Storytellers and audiences have entered into a new relationship with each other as the Internet continues to reshape our mass media landscape. Whether it is the ability of a fan to directly fund a creative project, comment on a show, share a video with her social graph or create content that selects from a favorite film, audiences are now more closely linked to storytelling than ever before.
We have a difficult time understanding this process as it seems to be so diffuse and new. To some content creators, it even seems bothersome, if not down right intrusive.
Steve Coulson argues in his wonderful talk, TEDxSheffield 2012 – From Butlins to Tiki Bars… that:
1. This “new” relationship harkens back to the old days of storytelling and,
2. All storytellers should work to embrace this relationship–not reject it.
He points out that for eons, storytelling was a shared activity, whether around the campfire, watching a Greek play in the round or yelling at a bawdy performance of Shakespeare at the Globe Theater. He even details how Tiki Bars were built as immersive story worlds in which each participant played a role of his own imagination as he “went native”. Yet Tiki bars came into existence just as a new mass media was taking off and created a “new” relationship between the storyteller and audience.
As he states in his talk;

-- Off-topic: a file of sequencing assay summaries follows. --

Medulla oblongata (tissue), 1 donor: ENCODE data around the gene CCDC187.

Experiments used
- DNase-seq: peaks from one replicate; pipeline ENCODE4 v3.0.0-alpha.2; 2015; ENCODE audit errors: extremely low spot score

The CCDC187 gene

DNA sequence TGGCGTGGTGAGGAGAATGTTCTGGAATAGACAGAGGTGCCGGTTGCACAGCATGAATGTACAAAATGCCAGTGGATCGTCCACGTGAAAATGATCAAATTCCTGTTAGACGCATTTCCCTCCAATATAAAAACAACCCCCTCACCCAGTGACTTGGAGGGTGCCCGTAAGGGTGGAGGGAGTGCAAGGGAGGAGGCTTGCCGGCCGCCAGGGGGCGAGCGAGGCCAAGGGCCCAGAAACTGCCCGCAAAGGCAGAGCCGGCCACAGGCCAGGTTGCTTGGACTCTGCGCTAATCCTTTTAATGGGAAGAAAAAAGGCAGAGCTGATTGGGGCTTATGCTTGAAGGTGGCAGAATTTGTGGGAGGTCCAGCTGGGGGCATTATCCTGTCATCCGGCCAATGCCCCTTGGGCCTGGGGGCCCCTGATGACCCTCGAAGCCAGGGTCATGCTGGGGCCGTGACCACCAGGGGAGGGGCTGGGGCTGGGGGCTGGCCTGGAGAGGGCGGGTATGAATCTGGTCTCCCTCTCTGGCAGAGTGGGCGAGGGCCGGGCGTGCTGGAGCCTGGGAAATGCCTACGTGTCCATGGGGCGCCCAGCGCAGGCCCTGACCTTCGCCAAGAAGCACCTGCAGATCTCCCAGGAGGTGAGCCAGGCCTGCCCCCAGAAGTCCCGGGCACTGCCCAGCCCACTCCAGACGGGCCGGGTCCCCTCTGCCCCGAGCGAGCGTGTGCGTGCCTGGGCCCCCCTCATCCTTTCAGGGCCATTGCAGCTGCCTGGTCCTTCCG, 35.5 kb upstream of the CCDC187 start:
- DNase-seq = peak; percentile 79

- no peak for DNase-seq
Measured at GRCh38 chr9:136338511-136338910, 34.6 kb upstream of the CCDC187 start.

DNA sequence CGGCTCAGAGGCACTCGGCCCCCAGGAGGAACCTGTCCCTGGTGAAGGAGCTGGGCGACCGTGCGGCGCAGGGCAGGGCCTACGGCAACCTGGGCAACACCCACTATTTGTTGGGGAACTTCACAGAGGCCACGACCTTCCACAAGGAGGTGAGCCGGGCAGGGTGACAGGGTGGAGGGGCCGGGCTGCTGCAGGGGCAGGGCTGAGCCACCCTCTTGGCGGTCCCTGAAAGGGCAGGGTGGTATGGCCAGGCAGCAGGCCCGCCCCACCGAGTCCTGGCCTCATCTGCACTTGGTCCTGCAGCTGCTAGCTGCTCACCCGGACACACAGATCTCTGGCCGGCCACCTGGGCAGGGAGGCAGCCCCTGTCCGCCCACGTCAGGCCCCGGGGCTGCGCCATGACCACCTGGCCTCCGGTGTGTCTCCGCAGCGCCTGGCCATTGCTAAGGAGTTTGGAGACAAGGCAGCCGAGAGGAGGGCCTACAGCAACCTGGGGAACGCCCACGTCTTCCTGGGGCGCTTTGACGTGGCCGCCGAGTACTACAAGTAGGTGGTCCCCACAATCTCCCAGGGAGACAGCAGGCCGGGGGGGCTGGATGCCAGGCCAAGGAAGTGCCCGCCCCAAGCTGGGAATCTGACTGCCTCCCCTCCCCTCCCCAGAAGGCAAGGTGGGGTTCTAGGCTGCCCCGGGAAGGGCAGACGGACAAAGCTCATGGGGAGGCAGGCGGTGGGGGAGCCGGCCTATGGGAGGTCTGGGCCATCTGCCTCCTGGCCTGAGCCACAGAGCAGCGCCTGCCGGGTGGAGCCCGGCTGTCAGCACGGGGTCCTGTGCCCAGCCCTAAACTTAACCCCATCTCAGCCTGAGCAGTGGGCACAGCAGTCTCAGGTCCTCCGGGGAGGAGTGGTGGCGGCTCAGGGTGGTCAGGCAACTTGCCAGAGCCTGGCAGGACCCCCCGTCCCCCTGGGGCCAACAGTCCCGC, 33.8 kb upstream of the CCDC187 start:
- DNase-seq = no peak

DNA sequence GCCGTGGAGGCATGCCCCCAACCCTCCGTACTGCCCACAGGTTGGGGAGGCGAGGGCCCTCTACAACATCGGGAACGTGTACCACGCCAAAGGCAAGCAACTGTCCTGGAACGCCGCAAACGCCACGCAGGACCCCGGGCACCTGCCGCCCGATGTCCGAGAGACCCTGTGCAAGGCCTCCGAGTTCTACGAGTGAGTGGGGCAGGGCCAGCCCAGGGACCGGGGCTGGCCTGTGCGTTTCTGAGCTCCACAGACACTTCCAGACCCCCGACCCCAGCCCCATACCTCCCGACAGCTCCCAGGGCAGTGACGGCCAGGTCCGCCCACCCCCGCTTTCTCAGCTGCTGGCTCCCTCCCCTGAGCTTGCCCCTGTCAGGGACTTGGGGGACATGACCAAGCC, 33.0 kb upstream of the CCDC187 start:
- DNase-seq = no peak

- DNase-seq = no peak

“Then came Radio, TV and Film. A technology thru mass media that for the first time really separated the storyteller and audience through time and place. For the first time, audiences were told to sit down, shut up and pay attention as the storyteller weaved his story, a kind of dictatorship of the auteur.”
Coulson argues further that:
“I think we will look back at the 20th century as that blip in the storytelling history where the audience lost its ability to participate. Mass media will be that small section because things are changing dramatically…”
Coulson then looks at what has emerged in the last five years with the growth of the web, social media and mobile platforms and sees it as much more than a technical revolution. Instead he focuses on:
“the gradual reemergence of the voice of the audience that had been shut down by mass media, as we turn from consumers to producers…and start participating and collaborating in that storytelling process.”
Coulson looks at something “new” and tells us we need to see it as something “old”. He tells us that we are now sitting around a campfire, as our ancestors used to, but we just don’t see it–yet.
He shows us that a new world is emerging that takes us back to older forms of human interaction. Most importantly, he provides us with a series of anchors, little vignettes, “stories” if you will, that allow us to glimpse this new world through an old lens and thus see it more clearly.
As Clay Shirky once wrote:
“The change we are in the middle of isn’t minor and it isn’t optional, but nor are its contours set in stone. We are a long way from discovering and perfecting the Internet’s native forms…”
Everyone should take the time to watch Coulson’s talk because he has identified a key thread of this new (old) story and helps us see how we can discover its native forms.